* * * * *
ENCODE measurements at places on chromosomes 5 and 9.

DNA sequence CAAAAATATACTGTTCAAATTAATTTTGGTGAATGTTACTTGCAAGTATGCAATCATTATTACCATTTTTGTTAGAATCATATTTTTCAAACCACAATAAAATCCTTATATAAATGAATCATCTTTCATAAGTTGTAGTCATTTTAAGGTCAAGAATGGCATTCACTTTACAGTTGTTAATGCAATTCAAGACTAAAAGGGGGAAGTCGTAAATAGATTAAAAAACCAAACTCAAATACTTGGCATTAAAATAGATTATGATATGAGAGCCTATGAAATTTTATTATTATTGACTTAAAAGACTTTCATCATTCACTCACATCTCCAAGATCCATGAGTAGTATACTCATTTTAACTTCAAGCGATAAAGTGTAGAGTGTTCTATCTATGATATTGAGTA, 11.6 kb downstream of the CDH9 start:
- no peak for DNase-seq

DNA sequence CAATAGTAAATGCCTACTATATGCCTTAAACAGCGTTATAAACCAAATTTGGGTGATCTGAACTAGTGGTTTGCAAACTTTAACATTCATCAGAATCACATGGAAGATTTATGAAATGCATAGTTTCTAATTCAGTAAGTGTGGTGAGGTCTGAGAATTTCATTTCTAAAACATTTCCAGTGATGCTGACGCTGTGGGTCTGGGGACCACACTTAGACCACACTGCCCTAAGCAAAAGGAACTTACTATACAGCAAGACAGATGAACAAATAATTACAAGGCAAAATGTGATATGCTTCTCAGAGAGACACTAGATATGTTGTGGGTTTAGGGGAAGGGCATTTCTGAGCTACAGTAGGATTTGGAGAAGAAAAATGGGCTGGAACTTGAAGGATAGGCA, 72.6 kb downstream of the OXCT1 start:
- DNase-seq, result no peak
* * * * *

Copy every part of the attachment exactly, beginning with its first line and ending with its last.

ENCODE measurements at places on chromosomes 5 and 9.

DNA sequence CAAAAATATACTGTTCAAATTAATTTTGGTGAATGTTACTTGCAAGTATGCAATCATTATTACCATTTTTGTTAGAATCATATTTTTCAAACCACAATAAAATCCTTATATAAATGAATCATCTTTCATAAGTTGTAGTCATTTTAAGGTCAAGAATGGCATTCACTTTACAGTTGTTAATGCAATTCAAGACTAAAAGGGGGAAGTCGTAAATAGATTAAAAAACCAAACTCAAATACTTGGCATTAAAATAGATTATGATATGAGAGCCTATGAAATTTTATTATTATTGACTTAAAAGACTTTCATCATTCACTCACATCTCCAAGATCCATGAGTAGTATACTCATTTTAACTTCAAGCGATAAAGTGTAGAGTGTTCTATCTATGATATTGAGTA, 11.6 kb downstream of the CDH9 start:
- no peak for DNase-seq

DNA sequence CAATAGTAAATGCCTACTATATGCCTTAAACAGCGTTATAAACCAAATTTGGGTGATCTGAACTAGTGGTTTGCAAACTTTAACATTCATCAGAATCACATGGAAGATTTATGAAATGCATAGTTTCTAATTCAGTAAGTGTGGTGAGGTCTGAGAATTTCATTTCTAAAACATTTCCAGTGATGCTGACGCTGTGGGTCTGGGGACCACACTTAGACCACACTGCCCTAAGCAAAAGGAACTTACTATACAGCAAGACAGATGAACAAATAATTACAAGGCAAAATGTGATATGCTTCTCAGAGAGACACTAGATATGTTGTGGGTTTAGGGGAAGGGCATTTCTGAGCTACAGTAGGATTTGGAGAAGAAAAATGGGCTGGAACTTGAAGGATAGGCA, 72.6 kb downstream of the OXCT1 start:
- DNase-seq, result no peak